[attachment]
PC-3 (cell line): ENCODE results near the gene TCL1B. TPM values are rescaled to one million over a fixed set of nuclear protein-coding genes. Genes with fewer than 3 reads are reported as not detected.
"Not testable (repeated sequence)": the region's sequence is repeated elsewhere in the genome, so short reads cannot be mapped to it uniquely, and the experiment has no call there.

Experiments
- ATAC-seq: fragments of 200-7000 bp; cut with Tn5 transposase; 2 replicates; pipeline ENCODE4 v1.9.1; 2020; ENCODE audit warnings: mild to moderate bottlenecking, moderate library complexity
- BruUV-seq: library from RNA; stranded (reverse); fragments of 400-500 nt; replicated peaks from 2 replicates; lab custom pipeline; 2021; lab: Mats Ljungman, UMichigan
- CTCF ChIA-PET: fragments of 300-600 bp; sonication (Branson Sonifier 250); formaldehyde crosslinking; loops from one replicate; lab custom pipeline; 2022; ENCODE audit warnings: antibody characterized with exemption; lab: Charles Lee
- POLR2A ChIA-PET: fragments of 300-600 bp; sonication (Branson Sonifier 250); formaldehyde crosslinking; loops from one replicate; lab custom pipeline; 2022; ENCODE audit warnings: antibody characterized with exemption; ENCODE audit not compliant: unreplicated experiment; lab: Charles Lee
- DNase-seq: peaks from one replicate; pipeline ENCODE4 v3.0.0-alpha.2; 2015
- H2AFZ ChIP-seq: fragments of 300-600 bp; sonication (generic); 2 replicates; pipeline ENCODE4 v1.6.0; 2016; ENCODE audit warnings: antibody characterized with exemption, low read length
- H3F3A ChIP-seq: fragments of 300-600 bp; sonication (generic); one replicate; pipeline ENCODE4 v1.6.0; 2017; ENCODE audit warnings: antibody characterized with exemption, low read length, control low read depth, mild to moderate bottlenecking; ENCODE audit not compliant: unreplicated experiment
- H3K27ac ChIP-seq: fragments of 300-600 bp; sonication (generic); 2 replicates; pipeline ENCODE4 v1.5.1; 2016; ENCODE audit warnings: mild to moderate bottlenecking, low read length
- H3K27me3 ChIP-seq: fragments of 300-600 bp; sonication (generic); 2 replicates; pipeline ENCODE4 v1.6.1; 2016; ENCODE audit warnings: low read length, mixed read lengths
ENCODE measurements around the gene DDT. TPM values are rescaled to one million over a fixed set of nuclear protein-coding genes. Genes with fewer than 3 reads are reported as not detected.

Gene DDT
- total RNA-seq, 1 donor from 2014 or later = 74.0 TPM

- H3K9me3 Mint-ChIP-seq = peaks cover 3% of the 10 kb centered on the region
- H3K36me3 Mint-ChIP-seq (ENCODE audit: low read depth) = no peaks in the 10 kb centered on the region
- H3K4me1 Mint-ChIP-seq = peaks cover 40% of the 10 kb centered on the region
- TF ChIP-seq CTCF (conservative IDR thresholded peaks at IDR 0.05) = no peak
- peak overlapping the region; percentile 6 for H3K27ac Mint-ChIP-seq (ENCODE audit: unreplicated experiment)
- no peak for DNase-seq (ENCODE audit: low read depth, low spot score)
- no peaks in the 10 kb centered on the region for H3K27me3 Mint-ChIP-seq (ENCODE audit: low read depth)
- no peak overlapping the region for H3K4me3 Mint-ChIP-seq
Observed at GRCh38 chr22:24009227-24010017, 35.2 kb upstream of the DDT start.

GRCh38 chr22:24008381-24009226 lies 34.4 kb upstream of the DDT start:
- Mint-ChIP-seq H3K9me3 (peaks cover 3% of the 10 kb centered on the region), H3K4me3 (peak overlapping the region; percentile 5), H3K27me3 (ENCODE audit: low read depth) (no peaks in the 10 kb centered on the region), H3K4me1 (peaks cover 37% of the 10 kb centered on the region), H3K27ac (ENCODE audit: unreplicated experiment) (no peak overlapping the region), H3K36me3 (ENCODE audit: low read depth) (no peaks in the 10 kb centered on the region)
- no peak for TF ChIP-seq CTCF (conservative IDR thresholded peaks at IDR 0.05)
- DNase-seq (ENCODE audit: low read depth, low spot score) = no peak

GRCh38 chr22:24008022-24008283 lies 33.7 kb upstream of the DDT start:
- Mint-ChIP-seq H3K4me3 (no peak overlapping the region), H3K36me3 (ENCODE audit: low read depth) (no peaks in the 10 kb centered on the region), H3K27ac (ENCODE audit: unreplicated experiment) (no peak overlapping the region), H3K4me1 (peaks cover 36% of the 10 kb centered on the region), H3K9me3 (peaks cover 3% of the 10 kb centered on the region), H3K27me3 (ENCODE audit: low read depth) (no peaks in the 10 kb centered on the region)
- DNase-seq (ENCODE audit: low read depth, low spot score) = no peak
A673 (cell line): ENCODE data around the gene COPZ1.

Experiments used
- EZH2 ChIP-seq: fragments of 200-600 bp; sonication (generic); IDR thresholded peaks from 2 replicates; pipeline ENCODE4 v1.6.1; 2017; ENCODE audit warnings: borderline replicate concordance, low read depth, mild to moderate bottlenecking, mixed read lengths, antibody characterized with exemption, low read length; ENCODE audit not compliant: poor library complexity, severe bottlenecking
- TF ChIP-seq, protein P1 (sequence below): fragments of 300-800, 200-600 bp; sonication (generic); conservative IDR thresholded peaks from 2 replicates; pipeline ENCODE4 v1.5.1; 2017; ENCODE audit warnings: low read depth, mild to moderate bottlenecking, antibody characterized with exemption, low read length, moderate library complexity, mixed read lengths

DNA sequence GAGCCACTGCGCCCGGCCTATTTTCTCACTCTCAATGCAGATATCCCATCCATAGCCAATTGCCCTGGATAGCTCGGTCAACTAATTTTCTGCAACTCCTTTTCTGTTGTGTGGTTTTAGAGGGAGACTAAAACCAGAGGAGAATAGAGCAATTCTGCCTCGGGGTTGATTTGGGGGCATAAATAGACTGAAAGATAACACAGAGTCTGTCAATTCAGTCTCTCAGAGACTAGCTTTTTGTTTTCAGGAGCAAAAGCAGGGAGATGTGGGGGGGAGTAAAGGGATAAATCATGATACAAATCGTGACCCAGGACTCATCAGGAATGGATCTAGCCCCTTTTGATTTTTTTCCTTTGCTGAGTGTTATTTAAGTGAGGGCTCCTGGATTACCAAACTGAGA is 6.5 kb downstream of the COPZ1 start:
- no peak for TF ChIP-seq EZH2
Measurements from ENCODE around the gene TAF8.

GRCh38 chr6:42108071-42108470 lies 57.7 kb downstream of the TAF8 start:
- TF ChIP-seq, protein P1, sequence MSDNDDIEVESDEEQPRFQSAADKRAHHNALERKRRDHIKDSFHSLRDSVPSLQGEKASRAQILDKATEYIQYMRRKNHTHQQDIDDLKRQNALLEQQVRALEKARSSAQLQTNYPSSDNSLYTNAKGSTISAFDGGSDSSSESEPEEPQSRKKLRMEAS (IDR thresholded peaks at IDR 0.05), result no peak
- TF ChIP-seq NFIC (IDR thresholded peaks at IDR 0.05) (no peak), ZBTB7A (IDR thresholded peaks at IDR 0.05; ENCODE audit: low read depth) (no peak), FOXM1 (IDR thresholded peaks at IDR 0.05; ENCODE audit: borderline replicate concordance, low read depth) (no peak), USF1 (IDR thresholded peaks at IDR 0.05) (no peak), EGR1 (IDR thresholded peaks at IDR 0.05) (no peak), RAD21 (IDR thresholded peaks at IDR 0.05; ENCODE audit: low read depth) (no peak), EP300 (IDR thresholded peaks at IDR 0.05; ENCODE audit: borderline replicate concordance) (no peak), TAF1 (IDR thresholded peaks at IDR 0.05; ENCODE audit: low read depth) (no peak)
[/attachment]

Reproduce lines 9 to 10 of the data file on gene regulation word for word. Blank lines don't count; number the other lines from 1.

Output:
- H2AFZ ChIP-seq: fragments of 300-600 bp; sonication (generic); 2 replicates; pipeline ENCODE4 v1.6.0; 2016; ENCODE audit warnings: antibody characterized with exemption, low read length
- H3F3A ChIP-seq: fragments of 300-600 bp; sonication (generic); one replicate; pipeline ENCODE4 v1.6.0; 2017; ENCODE audit warnings: antibody characterized with exemption, low read length, control low read depth, mild to moderate bottlenecking; ENCODE audit not compliant: unreplicated experiment